3D printing is one of the priority areas of technology Globally. There exists an abundant literature which addresses how IP laws may theoretically be affected by the development of 3D printing. This literature often identifies the challenges for IP enforcement created by the development of Additive Manufacturing. IP rights are one of the most controversial issues in the discussion about AM and 3D printing and the need to adapt the IP regime is often questioned. Despite an abundance of literature, there is still a lack of consistency in the application of the law relating to 3D printing.
For example in 2017, the European Commission identified 3D printing as one of the main factors in bringing about industrial transformation. The Vanguard Initiative, a network of European regions which is dedicated to advancing industrial innovation in Europe, strengthens this ambition through its commitment to ‘high performance production through 3D printing’ as one of its pilot projects. This was further reinforced in November 2017 when the European Parliament published a Working Document which was adopted in July 2018 recognising the importance of Intellectual Property (IP) in the area of Additive Manufacturing.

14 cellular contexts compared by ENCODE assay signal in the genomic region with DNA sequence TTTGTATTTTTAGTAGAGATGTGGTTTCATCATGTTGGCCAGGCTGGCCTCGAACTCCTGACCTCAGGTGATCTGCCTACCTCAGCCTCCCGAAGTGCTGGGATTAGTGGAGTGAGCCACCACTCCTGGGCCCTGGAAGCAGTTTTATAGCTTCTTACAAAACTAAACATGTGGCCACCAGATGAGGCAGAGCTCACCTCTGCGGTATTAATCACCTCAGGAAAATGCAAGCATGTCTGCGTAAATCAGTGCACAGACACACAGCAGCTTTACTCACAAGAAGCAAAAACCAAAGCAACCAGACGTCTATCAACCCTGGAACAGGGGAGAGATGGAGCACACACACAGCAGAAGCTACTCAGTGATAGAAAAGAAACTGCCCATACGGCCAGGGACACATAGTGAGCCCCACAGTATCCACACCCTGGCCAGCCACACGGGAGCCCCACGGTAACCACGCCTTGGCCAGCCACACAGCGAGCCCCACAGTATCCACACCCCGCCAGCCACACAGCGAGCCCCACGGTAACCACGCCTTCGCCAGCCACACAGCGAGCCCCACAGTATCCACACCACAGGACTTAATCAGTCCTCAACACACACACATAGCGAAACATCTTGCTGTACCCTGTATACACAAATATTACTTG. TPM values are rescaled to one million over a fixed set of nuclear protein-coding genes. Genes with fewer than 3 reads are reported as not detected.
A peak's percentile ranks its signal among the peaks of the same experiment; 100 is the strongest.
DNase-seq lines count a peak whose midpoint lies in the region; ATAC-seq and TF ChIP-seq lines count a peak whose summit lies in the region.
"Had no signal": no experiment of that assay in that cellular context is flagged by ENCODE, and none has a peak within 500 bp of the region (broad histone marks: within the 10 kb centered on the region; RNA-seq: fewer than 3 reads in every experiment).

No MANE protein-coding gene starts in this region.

|What is 3D Printing?
3D printing is a broad term for all relevant technologies adopting a process of joining materials, usually layer upon layer, to make objects from 3D model data. From its beginnings as Rapid Prototyping (RP) for creating a prototype for product development, 3D printing is now recognised as a manufacturing system, known as Rapid Manufacturing (RM), Digital Manufacturing (DM) or Direct Digital Manufacturing (DDM).
Keeping these important developments in mind, Indian 3D Printing Network organised a webinar delivered by Sushanth Samudrala titled Legal aspects of 3D Printing. The webinar discussed the various legal implications involved in the development of Additive Manufacturing. It also provided detailed insights on various legal aspects in relation to 3D Printing including intellectual